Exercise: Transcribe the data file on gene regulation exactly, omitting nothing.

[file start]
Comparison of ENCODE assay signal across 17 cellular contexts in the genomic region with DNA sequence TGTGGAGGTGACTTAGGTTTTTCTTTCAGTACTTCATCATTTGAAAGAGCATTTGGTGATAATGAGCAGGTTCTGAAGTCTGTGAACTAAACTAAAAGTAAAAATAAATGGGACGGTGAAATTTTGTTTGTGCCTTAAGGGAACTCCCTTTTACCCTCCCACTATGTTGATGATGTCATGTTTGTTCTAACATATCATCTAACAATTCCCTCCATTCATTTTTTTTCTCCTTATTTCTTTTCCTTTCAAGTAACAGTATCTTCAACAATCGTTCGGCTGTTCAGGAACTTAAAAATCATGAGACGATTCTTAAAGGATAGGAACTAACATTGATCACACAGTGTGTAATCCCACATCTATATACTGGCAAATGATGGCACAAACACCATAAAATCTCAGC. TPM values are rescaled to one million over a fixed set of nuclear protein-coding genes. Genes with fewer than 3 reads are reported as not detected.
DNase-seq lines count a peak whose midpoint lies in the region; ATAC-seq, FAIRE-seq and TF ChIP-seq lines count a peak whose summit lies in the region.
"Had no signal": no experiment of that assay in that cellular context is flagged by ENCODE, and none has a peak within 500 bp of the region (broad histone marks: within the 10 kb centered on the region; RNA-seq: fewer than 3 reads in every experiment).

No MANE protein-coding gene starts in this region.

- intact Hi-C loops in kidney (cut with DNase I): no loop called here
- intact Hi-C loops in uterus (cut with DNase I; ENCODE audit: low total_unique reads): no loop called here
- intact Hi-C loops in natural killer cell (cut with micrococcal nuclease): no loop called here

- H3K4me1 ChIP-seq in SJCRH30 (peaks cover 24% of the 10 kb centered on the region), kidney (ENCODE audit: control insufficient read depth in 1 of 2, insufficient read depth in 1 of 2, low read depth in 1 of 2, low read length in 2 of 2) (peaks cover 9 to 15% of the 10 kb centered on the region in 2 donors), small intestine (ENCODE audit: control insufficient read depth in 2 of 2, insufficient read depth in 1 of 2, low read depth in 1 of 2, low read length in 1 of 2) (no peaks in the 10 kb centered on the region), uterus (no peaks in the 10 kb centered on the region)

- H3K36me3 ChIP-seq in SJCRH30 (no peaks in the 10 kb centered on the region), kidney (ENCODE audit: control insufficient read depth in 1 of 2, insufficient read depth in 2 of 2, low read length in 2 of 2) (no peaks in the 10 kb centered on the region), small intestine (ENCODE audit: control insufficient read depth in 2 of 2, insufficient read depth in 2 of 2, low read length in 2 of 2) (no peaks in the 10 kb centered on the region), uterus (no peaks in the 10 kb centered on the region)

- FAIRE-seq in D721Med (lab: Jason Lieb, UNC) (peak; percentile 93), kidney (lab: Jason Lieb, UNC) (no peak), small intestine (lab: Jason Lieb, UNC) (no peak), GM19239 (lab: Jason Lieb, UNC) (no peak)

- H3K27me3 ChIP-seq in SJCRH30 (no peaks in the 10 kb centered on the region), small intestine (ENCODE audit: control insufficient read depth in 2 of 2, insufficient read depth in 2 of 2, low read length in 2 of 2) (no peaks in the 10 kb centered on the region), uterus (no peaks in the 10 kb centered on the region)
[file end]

Comparison of ENCODE assay signal across 17 cellular contexts in the genomic region with DNA sequence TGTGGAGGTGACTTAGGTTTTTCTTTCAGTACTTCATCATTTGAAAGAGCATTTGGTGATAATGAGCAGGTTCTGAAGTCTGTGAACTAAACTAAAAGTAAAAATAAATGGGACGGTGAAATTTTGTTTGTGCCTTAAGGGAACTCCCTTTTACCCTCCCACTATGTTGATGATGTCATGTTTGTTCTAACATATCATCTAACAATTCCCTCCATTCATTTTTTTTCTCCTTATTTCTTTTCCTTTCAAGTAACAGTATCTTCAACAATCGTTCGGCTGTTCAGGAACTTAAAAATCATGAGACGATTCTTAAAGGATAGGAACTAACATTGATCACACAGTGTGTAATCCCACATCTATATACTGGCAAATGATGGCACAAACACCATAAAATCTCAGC. TPM values are rescaled to one million over a fixed set of nuclear protein-coding genes. Genes with fewer than 3 reads are reported as not detected.
DNase-seq lines count a peak whose midpoint lies in the region; ATAC-seq, FAIRE-seq and TF ChIP-seq lines count a peak whose summit lies in the region.
"Had no signal": no experiment of that assay in that cellular context is flagged by ENCODE, and none has a peak within 500 bp of the region (broad histone marks: within the 10 kb centered on the region; RNA-seq: fewer than 3 reads in every experiment).

No MANE protein-coding gene starts in this region.

- intact Hi-C loops in kidney (cut with DNase I): no loop called here
- intact Hi-C loops in uterus (cut with DNase I; ENCODE audit: low total_unique reads): no loop called here
- intact Hi-C loops in natural killer cell (cut with micrococcal nuclease): no loop called here

- H3K4me1 ChIP-seq in SJCRH30 (peaks cover 24% of the 10 kb centered on the region), kidney (ENCODE audit: control insufficient read depth in 1 of 2, insufficient read depth in 1 of 2, low read depth in 1 of 2, low read length in 2 of 2) (peaks cover 9 to 15% of the 10 kb centered on the region in 2 donors), small intestine (ENCODE audit: control insufficient read depth in 2 of 2, insufficient read depth in 1 of 2, low read depth in 1 of 2, low read length in 1 of 2) (no peaks in the 10 kb centered on the region), uterus (no peaks in the 10 kb centered on the region)

- H3K36me3 ChIP-seq in SJCRH30 (no peaks in the 10 kb centered on the region), kidney (ENCODE audit: control insufficient read depth in 1 of 2, insufficient read depth in 2 of 2, low read length in 2 of 2) (no peaks in the 10 kb centered on the region), small intestine (ENCODE audit: control insufficient read depth in 2 of 2, insufficient read depth in 2 of 2, low read length in 2 of 2) (no peaks in the 10 kb centered on the region), uterus (no peaks in the 10 kb centered on the region)

- FAIRE-seq in D721Med (lab: Jason Lieb, UNC) (peak; percentile 93), kidney (lab: Jason Lieb, UNC) (no peak), small intestine (lab: Jason Lieb, UNC) (no peak), GM19239 (lab: Jason Lieb, UNC) (no peak)

- H3K27me3 ChIP-seq in SJCRH30 (no peaks in the 10 kb centered on the region), small intestine (ENCODE audit: control insufficient read depth in 2 of 2, insufficient read depth in 2 of 2, low read length in 2 of 2) (no peaks in the 10 kb centered on the region), uterus (no peaks in the 10 kb centered on the region)